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Spirulina | Med-Health.net

Spirulina

Spirulina is naturally-occurring blue-green algae. It is very rich in protein, minerals, vitamins and many other nutrients, as well as being an excellent source of antioxidants. Studies done in test tubes indicate that spirulina might be a natural wonder drug, as it has benefits that seem to go far beyond what one would expect from a simple algae.

Benefits of Spirulina

There can be many benefits to spirulina. Here are just a few:

Good For

Reasons

Immune System

Spirulina can increase the number of antibodies in the blood, helping the body fight off infections. It might also help ward off serious diseases, such as cancer.

Protein Supplement

Spirulina is mostly made up of amino acids – 62 percent, in fact. That means that it can be used as an effective nutritional supplement.

Allergic Reactions

When allergic reactions occur, spirulina can guard against them by working as an antihistamine, easing the symptoms such as runny nose, watery eyes, sneezing and the like.

Antibiotic-Related Disease

When antibiotics work in the body, they kill both the bad bacteria and the beneficial ones. This can then lead to diarrhea and other problems. Spirulina can boost the growth of the good bacteria, giving your body the balance it needs.

Infections

In test tube trials, spirulina has been effective against serious infectious diseases, such as HIV, influenza and herpes. Studies have yet to determine just how effective it is in humans, however.

Oral Cancer

Spirulina tends to reduce precancerous lesions, as seen by limited studies. More studies are needed to determine whether spirulina will be an effective course of treatment alongside chemotherapy, radiation and the like.

Liver Disorders

Spirulina has been shown to help prevent and slow the progress of liver cancers, cirrhosis and other liver disorders.

Blood Pressure

Spirulina, when taken along with a regular regimen of diet and exercise to treat blood pressure, can help reduce hypertension. It has been shown to have limited benefits when used on its own.

Cholesterol

Though diet and exercise do matter when getting cholesterol under control, adding spirulina can help lower your cholesterol numbers even more.

Stroke

In studies on rats, it was found that spirulina helped combat free radicals and lowered the chances of stroke.

Cancer

Studies have shown that spirulina infused with selenium had a positive effect on breast cancer patients, and might have the same effect on other cancers as well.

Source of Spirulina

Spirulina grows well in warm water and warm climates. It is farmed by many reputable companies, and you can now find spirulina in freeze-dried and dried forms. It is also available in pill, powder or flakes. Most spirulina is grown in a laboratory, where it is protected from toxins an heavy metals that might be present in the natural environment.

However, if you do choose to try spirulina, keep in mind that buying from a reputable seller is the key to the best outcomes. That’s because spirulina absorbs heavy metals from water, and has the possibility of becoming contaminated when grown in less than ideal conditions. For this reason, be sure to choose spirulina that has been grown with clear safeguards.

How to Take Spirulina

Understanding how to take spirulina can help you achieve the best results. Here’s how to take this wonder drug:

  1. For Pediatric. Keep in mind that though spirulina has been proven to help adults, studies have not been done on the effects it might have on children. So before you give your child spirulina for any reason, talk to your doctor about whether it is safe to do so.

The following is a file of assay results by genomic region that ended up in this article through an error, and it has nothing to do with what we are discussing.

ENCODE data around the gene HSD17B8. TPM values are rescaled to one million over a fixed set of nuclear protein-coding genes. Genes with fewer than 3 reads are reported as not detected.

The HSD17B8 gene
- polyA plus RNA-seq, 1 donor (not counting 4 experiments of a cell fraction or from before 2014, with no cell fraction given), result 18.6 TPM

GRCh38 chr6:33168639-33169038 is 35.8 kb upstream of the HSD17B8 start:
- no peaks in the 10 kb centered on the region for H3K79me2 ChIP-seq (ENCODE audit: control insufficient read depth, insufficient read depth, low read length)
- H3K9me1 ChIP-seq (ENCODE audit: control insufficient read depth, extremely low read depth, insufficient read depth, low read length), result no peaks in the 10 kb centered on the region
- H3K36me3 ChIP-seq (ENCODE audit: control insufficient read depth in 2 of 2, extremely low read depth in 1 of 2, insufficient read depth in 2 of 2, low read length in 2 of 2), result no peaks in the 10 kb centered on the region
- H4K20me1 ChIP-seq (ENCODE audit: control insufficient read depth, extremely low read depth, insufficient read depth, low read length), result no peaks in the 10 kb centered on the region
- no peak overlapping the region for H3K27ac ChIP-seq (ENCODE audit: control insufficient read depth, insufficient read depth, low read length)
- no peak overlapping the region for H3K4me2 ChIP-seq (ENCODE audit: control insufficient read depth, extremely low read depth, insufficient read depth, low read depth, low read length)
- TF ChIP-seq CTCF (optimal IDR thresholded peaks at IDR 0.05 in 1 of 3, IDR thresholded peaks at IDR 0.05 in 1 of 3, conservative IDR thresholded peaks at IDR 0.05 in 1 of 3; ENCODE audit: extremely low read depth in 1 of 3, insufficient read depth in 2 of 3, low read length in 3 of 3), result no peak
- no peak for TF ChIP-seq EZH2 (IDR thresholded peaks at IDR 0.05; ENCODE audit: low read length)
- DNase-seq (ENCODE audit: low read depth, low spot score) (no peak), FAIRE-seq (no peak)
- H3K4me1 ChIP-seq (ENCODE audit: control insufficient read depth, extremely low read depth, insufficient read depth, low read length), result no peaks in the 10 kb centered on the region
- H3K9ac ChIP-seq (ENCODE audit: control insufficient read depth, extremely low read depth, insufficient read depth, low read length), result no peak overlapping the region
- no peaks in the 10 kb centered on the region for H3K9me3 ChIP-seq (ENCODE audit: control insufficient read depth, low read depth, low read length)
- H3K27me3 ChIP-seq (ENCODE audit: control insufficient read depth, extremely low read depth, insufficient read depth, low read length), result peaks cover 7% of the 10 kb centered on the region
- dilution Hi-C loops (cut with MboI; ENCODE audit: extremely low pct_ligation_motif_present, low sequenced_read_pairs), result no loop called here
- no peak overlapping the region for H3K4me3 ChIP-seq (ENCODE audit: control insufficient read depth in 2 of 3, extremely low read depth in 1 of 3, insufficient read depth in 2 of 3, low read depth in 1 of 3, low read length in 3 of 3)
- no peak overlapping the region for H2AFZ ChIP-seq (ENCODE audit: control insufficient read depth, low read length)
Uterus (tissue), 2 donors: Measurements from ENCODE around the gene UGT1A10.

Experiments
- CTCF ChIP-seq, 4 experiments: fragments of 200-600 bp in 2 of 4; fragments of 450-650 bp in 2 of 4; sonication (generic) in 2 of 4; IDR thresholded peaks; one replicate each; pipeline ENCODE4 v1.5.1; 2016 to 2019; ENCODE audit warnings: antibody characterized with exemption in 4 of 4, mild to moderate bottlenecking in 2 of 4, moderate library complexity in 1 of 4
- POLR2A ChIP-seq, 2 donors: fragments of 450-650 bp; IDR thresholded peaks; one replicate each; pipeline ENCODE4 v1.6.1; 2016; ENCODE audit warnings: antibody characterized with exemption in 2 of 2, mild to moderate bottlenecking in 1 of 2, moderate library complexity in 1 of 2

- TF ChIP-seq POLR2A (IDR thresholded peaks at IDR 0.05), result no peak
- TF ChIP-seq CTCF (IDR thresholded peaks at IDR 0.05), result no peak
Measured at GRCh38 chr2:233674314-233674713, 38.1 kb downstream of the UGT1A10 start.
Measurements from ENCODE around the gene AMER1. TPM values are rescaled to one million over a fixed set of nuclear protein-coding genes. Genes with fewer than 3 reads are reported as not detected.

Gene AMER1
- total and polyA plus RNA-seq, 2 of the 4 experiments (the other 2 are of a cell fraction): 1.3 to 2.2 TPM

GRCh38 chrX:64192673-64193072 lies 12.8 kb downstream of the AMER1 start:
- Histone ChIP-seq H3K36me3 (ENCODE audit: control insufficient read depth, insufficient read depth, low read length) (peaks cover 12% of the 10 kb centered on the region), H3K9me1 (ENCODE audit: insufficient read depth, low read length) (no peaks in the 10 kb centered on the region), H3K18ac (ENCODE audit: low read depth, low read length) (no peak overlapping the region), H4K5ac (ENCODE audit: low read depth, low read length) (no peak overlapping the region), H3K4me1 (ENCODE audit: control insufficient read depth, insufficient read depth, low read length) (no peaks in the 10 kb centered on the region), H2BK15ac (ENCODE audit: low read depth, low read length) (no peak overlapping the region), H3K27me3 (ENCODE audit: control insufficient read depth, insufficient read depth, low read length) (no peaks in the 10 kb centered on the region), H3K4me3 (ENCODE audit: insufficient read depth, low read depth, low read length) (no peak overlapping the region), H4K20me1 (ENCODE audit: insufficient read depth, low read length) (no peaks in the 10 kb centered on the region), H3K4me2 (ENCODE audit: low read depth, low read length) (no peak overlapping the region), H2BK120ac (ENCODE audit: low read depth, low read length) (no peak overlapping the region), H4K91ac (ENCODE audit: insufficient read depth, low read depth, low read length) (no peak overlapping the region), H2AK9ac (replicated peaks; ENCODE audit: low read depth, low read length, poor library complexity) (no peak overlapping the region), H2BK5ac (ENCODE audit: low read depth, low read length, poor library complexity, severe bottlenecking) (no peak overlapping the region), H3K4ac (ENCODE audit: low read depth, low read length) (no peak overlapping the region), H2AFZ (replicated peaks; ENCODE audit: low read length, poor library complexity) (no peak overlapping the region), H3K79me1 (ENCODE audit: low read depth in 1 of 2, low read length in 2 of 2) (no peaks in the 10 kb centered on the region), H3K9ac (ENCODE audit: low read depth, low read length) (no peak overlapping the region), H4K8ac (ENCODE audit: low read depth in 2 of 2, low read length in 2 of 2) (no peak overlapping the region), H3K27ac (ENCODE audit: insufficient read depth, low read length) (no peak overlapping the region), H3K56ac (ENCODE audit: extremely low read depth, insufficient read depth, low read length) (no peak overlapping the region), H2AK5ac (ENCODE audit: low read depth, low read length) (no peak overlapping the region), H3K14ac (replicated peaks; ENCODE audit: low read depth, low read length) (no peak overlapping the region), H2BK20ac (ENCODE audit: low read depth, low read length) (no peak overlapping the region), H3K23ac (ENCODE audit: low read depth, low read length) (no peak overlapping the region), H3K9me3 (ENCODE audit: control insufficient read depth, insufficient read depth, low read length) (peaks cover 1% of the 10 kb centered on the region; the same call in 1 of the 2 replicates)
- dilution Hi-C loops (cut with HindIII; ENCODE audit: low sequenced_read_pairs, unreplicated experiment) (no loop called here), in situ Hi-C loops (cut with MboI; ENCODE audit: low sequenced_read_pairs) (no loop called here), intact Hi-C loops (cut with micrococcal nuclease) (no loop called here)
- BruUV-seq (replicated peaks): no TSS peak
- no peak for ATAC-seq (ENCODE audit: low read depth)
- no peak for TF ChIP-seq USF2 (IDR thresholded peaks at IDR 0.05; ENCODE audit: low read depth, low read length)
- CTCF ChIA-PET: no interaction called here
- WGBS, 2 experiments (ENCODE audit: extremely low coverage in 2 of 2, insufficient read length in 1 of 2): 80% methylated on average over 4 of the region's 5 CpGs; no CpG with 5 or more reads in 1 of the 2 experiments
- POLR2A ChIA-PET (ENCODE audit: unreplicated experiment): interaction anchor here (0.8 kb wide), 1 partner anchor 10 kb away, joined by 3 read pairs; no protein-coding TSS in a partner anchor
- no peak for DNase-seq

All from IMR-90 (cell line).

2. For Adult. A typical standard dose is four to six tablets each day, of 500 mg each. If you choose to take spirulina in something other than pill form, keep the 500 mg dosage in mind. It is also important to remember not to take spirulina when you are pregnant or nursing, or speak to your doctor about safe dosages.
  3. Other Information. Make sure to take spirulina with only water, either cold or warm. Avoid taking it with things like juice, tea, soda, or milk. Also avoid these things for at least 30 minutes after taking spirulina, as they can destroy some of the good effects. In addition to taking spirulina, drink at least an extra half-liter of water every day to help it better absorb into your body.

Considerations of Taking Spirulina

As with any other supplement or medication, spirulina can have side effects that might negate the usefulness. Please keep these precautions, interactions and potential side effects in mind before you begin using spirulina.

  1. Side Effects. There are currently no clear side effects to spirulina, but that doesn’t mean they aren’t there – it just means they haven’t been discovered on a large scale. Watch out for a slight fever, excessive gas or bloating, breakouts of rash, itchy skin, insomnia, dark green stool and feelings of restlessness.
  2. Precautions. As mentioned before, spirulina might contain heavy metals or toxins if it is harvested from the natural environment. To avoid this, choose spirulina that has been grown in a carefully-monitored area. If you have a metabolic condition known as phenylketonuria, you should not take spirulina. Avoid taking it if you have an autoimmune disease, such as arthritis, lupus, multiple sclerosis or the like. Finally, if you are pregnant or nursing, speak to your doctor before taking spirulina in any form.
  3. Drug Interactions. Many supplements can interact with other supplements or medications and cause unsavory side effects. If you are taking Enbrel, Humira, Imuran, Neoral, Remicade, Arava, CellCept, Methotrexate or any generics of these drugs, avoid taking spirulina. This is because spirulina affects the immune system, and thus could interact with drugs that directly or indirectly affect your immune system as well.